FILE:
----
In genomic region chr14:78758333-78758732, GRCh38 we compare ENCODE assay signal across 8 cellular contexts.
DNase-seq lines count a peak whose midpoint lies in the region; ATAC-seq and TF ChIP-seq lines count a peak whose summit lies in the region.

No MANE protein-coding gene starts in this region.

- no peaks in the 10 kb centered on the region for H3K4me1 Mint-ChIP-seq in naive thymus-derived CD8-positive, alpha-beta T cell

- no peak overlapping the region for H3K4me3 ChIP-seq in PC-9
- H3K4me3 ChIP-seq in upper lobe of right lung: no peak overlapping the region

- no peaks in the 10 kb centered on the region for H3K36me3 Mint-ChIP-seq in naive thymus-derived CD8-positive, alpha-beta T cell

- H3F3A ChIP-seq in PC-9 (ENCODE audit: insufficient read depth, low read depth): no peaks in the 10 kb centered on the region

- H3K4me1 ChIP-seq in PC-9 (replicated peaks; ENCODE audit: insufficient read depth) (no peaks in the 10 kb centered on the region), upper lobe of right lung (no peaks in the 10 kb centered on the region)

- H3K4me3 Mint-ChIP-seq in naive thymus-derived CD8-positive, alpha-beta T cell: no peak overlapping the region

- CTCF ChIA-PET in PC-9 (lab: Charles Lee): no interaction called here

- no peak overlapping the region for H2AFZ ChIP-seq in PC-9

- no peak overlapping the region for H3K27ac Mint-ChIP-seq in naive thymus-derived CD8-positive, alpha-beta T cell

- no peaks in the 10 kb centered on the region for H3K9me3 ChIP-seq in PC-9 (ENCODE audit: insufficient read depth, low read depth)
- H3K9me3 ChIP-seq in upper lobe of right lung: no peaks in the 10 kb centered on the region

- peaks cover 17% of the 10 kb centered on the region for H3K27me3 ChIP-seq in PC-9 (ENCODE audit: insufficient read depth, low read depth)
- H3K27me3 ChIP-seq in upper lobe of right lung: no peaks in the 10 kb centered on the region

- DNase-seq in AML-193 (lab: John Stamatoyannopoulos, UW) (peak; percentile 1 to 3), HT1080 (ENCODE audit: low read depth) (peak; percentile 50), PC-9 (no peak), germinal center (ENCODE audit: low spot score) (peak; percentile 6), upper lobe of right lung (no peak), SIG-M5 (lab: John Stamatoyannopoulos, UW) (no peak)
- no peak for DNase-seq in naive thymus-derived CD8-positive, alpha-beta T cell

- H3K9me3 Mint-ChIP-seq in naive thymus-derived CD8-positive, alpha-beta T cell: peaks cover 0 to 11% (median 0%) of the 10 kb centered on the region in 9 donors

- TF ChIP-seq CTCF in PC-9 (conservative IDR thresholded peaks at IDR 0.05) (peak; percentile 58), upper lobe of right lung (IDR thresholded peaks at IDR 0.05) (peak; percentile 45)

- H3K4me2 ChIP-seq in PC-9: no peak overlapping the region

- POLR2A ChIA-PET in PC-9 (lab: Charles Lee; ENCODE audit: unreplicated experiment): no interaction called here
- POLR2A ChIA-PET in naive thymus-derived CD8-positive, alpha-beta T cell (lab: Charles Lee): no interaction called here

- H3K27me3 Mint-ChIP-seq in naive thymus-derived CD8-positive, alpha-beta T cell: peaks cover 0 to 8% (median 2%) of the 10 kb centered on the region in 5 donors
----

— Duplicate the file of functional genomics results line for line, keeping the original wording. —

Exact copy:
In genomic region chr14:78758333-78758732, GRCh38 we compare ENCODE assay signal across 8 cellular contexts.
DNase-seq lines count a peak whose midpoint lies in the region; ATAC-seq and TF ChIP-seq lines count a peak whose summit lies in the region.

No MANE protein-coding gene starts in this region.

- no peaks in the 10 kb centered on the region for H3K4me1 Mint-ChIP-seq in naive thymus-derived CD8-positive, alpha-beta T cell

- no peak overlapping the region for H3K4me3 ChIP-seq in PC-9
- H3K4me3 ChIP-seq in upper lobe of right lung: no peak overlapping the region

- no peaks in the 10 kb centered on the region for H3K36me3 Mint-ChIP-seq in naive thymus-derived CD8-positive, alpha-beta T cell

- H3F3A ChIP-seq in PC-9 (ENCODE audit: insufficient read depth, low read depth): no peaks in the 10 kb centered on the region

- H3K4me1 ChIP-seq in PC-9 (replicated peaks; ENCODE audit: insufficient read depth) (no peaks in the 10 kb centered on the region), upper lobe of right lung (no peaks in the 10 kb centered on the region)

- H3K4me3 Mint-ChIP-seq in naive thymus-derived CD8-positive, alpha-beta T cell: no peak overlapping the region

- CTCF ChIA-PET in PC-9 (lab: Charles Lee): no interaction called here

- no peak overlapping the region for H2AFZ ChIP-seq in PC-9

- no peak overlapping the region for H3K27ac Mint-ChIP-seq in naive thymus-derived CD8-positive, alpha-beta T cell

- no peaks in the 10 kb centered on the region for H3K9me3 ChIP-seq in PC-9 (ENCODE audit: insufficient read depth, low read depth)
- H3K9me3 ChIP-seq in upper lobe of right lung: no peaks in the 10 kb centered on the region

- peaks cover 17% of the 10 kb centered on the region for H3K27me3 ChIP-seq in PC-9 (ENCODE audit: insufficient read depth, low read depth)
- H3K27me3 ChIP-seq in upper lobe of right lung: no peaks in the 10 kb centered on the region

- DNase-seq in AML-193 (lab: John Stamatoyannopoulos, UW) (peak; percentile 1 to 3), HT1080 (ENCODE audit: low read depth) (peak; percentile 50), PC-9 (no peak), germinal center (ENCODE audit: low spot score) (peak; percentile 6), upper lobe of right lung (no peak), SIG-M5 (lab: John Stamatoyannopoulos, UW) (no peak)
- no peak for DNase-seq in naive thymus-derived CD8-positive, alpha-beta T cell

- H3K9me3 Mint-ChIP-seq in naive thymus-derived CD8-positive, alpha-beta T cell: peaks cover 0 to 11% (median 0%) of the 10 kb centered on the region in 9 donors

- TF ChIP-seq CTCF in PC-9 (conservative IDR thresholded peaks at IDR 0.05) (peak; percentile 58), upper lobe of right lung (IDR thresholded peaks at IDR 0.05) (peak; percentile 45)

- H3K4me2 ChIP-seq in PC-9: no peak overlapping the region

- POLR2A ChIA-PET in PC-9 (lab: Charles Lee; ENCODE audit: unreplicated experiment): no interaction called here
- POLR2A ChIA-PET in naive thymus-derived CD8-positive, alpha-beta T cell (lab: Charles Lee): no interaction called here

- H3K27me3 Mint-ChIP-seq in naive thymus-derived CD8-positive, alpha-beta T cell: peaks cover 0 to 8% (median 2%) of the 10 kb centered on the region in 5 donors